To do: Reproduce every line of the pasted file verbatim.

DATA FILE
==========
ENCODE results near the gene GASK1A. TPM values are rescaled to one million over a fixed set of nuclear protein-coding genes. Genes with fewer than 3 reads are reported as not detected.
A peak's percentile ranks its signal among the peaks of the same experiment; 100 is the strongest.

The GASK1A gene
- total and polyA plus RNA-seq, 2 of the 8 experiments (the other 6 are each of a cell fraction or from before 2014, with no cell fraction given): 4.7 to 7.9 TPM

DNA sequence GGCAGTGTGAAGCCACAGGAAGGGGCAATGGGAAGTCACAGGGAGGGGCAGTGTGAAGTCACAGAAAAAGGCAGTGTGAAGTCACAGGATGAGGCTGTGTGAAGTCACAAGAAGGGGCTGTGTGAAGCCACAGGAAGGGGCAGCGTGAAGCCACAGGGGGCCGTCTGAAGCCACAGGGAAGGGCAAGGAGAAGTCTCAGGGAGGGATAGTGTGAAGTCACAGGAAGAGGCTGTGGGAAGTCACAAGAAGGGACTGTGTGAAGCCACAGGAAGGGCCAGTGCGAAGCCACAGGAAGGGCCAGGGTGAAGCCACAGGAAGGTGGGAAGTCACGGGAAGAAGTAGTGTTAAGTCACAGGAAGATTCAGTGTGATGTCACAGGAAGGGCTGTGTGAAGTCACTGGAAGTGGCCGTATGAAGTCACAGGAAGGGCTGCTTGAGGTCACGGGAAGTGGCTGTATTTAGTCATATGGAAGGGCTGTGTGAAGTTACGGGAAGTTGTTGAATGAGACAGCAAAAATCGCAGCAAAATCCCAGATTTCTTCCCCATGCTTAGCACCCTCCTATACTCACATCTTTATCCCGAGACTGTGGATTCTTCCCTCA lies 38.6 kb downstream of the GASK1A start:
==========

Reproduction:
ENCODE results near the gene GASK1A. TPM values are rescaled to one million over a fixed set of nuclear protein-coding genes. Genes with fewer than 3 reads are reported as not detected.
A peak's percentile ranks its signal among the peaks of the same experiment; 100 is the strongest.

The GASK1A gene
- total and polyA plus RNA-seq, 2 of the 8 experiments (the other 6 are each of a cell fraction or from before 2014, with no cell fraction given): 4.7 to 7.9 TPM

DNA sequence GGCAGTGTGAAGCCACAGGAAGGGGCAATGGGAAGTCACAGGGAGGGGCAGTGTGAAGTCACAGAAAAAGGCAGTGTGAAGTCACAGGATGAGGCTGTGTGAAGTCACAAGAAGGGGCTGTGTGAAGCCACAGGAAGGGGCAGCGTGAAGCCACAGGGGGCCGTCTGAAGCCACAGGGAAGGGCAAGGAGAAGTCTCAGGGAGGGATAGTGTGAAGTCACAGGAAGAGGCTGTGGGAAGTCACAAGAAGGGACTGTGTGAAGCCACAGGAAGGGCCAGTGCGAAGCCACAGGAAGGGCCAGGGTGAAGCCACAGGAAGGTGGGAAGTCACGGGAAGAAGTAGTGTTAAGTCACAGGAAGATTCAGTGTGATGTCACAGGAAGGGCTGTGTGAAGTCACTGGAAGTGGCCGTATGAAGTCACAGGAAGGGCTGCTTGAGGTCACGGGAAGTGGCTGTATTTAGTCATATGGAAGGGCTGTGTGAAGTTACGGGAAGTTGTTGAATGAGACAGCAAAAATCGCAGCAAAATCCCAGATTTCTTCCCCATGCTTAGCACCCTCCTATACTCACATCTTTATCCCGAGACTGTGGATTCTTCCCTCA lies 38.6 kb downstream of the GASK1A start: